‘The new education policy to impact hospitality sector positively’
Arvind Singh, IAS, Secretary, Ministry of Tourism, talks about the need of educational and administrative reforms in hospitality institutes, teaching and research
Come 2022 and one of the most premier institutions in the country that offers quality hospitality education at undergraduate, graduate and post graduate levels – the Institute of Hotel Management, Catering and Nutrition – will celebrate its Diamond Jubilee. It was six decades back, in 1962, that IHM was established by the Government of India at Pusa, New Delhi by the then Department of Food, Ministry of Food and Agriculture. A year later, two more institutes, at Kolkata and Chennai, were took off. The catering institute, established by All India Women’s Central Food Council in 1954 at Mumbai, was taken over by the Government in 1979 and upgraded to an IHM like the other three.
To regulate these institutes with common admission, curriculum and examination, the Government established the National Council for Hotel Management and Catering Technology (NCHMCT) in 1982 and a couple of years later, the mandate to run the hospitality education was transferred by the Government to the Ministry of Tourism from the Ministry of Agriculture. Accordingly, all the establishments came under the aegis of the Ministry of Tourism, Government of India. Today, 27 state IHMs and 13 FCIs are running various academic programmes in the field of hospitality.
With the approval of the Ministry of Tourism in 2006 and to fulfill its mandate, NCHMCT opened the doors for affiliation of hotel management institutes to the private sector which meet out the infrastructural norms as prescribed by NCHMCT. Under this process, NCHMCT grants affiliation to the eligible private institutes to offer its flagship programmes at the undergraduate level. Since 2007-08, 29 private institutes of hotel management, located in different parts of the country, came under the academic umbrella of NCHMCT through its affiliation process. As on date, there are 21 Central IHMs; 27 state IHMs; 1 PSU IHM; 29 private institutes and 13 FCIs running hospitality related courses at PG, UG, PG Diploma, Diploma and Craft Certificate levels under the academic umbrella of NCHMCT.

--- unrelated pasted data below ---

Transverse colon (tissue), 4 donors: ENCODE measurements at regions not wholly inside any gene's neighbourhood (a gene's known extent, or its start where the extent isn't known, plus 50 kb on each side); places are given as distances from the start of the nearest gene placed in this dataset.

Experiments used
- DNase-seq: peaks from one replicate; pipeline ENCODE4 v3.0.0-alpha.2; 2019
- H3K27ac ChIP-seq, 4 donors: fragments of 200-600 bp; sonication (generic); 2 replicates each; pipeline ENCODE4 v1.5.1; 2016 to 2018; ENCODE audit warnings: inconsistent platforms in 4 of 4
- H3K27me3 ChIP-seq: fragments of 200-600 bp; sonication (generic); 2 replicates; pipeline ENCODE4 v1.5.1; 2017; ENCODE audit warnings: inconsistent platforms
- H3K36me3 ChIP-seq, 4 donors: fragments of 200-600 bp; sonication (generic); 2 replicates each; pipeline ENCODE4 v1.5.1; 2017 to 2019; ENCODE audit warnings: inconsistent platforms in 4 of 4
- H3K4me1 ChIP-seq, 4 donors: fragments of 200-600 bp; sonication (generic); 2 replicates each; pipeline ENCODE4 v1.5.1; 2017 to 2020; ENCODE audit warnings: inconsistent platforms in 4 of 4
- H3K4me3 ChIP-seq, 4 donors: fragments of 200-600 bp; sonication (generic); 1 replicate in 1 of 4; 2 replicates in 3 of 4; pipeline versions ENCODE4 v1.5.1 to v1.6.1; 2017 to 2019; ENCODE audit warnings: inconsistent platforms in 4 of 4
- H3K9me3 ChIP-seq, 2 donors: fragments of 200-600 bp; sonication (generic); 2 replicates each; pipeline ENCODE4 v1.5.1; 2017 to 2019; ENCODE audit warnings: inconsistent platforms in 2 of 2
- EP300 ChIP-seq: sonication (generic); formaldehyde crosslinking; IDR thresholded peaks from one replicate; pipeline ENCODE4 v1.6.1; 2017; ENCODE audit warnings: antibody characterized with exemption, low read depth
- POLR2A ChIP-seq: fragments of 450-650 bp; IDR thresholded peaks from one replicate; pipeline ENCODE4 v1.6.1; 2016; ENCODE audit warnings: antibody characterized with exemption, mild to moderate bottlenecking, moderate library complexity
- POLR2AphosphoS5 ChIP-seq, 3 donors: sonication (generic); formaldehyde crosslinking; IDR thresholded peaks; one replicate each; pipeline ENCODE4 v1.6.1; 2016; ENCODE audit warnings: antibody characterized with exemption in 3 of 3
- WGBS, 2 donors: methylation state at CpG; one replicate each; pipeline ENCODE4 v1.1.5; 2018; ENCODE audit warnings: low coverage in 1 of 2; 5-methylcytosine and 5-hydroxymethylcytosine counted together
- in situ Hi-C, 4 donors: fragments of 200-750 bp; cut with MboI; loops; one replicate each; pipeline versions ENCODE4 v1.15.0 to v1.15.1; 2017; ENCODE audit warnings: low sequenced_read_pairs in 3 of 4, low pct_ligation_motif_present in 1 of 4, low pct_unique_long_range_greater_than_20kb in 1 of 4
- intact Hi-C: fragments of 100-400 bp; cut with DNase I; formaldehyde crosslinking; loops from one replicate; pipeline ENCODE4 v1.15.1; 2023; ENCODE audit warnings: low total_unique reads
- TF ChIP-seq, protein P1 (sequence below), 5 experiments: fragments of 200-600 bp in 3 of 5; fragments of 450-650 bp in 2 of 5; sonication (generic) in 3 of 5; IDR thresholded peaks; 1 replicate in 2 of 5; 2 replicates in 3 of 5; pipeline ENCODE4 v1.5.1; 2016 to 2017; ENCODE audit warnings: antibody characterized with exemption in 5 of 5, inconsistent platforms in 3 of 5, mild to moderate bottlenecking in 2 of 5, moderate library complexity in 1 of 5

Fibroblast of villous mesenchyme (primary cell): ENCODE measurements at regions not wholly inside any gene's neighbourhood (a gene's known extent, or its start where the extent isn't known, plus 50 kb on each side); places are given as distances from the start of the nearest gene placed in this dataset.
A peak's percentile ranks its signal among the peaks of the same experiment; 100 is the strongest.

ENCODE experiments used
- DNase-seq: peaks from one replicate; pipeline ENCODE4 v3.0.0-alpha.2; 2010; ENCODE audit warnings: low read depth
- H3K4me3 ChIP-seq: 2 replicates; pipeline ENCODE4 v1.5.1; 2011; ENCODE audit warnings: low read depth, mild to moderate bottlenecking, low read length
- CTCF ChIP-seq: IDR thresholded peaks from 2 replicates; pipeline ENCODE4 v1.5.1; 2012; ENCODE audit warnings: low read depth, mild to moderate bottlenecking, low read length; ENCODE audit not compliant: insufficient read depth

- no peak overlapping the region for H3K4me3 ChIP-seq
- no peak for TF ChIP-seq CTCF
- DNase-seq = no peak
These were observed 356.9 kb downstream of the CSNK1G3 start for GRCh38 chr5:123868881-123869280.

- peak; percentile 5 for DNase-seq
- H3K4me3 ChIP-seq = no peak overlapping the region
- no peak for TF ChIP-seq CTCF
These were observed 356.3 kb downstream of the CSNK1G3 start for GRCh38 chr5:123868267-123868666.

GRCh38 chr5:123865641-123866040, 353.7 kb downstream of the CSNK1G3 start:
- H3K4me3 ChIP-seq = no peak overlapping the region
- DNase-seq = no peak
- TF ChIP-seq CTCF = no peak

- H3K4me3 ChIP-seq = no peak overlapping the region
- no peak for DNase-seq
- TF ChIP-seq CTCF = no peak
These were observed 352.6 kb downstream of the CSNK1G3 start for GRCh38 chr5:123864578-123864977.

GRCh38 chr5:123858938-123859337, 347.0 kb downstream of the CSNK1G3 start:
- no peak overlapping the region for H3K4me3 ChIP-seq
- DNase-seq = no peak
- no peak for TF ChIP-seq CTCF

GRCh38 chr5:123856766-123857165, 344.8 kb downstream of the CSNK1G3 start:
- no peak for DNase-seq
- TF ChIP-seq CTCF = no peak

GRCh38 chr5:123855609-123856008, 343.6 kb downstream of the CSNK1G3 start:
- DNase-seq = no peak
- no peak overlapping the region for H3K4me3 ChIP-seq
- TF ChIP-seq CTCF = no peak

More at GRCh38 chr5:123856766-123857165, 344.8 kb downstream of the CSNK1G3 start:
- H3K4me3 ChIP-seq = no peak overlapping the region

Additionally, over a lakh three-year diploma holders and an equal number of BSc graduates have been placed in the hospitality industry in India and around the globe, most renowned chefs and top corporate executives in the hospitality industry being IHM alumnus. The vision is to catalyse a coordinated growth and development of hospitality industry in the country thereby contributing to the growth of Indian economy. Keeping the vision of the Government about building the capacity in the private sector for higher education, the expansion in hospitality education will be witnessed with private investment with the regulatory guidance from the NCHMCT.
IHM Pusa, New Delhi
Excerpts from an interview with Arvind Singh, IAS, Secretary, Ministry of Tourism, Government of India:
What changes has the pandemic brought into hospitality education with reference to the IHMs? How has the learning environment been supported with the aid of technology?
The pandemic has been the biggest disrupter in our living memory. The institutions were suddenly shut down mid-session without a clue about the way out. Within weeks of shutdown, the institutions came to terms with the situation and migrated their academic activities online. While practice still pose some limitation in the online mode for effective coaching, for conceptual skills and knowledge lessons, there are advantages available, like access to national and international experts who could remotely connect with the students. Besides, the faculty of IHMs became more tech-savvy and attracted towards e-content development which helped them to engage the students during the lockdown period.
What does the course curriculum at IHMs entail and how does it compare with the system and syllabus at international institutes?